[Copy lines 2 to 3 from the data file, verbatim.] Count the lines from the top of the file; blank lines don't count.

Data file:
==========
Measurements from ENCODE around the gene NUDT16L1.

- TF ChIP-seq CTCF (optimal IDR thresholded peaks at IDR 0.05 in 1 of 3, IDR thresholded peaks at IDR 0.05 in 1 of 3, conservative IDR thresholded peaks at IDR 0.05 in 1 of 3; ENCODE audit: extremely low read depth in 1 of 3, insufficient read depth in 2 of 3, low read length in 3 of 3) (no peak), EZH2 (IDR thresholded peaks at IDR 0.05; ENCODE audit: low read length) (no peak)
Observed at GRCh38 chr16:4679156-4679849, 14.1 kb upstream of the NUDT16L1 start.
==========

- TF ChIP-seq CTCF (optimal IDR thresholded peaks at IDR 0.05 in 1 of 3, IDR thresholded peaks at IDR 0.05 in 1 of 3, conservative IDR thresholded peaks at IDR 0.05 in 1 of 3; ENCODE audit: extremely low read depth in 1 of 3, insufficient read depth in 2 of 3, low read length in 3 of 3) (no peak), EZH2 (IDR thresholded peaks at IDR 0.05; ENCODE audit: low read length) (no peak)
Observed at GRCh38 chr16:4679156-4679849, 14.1 kb upstream of the NUDT16L1 start.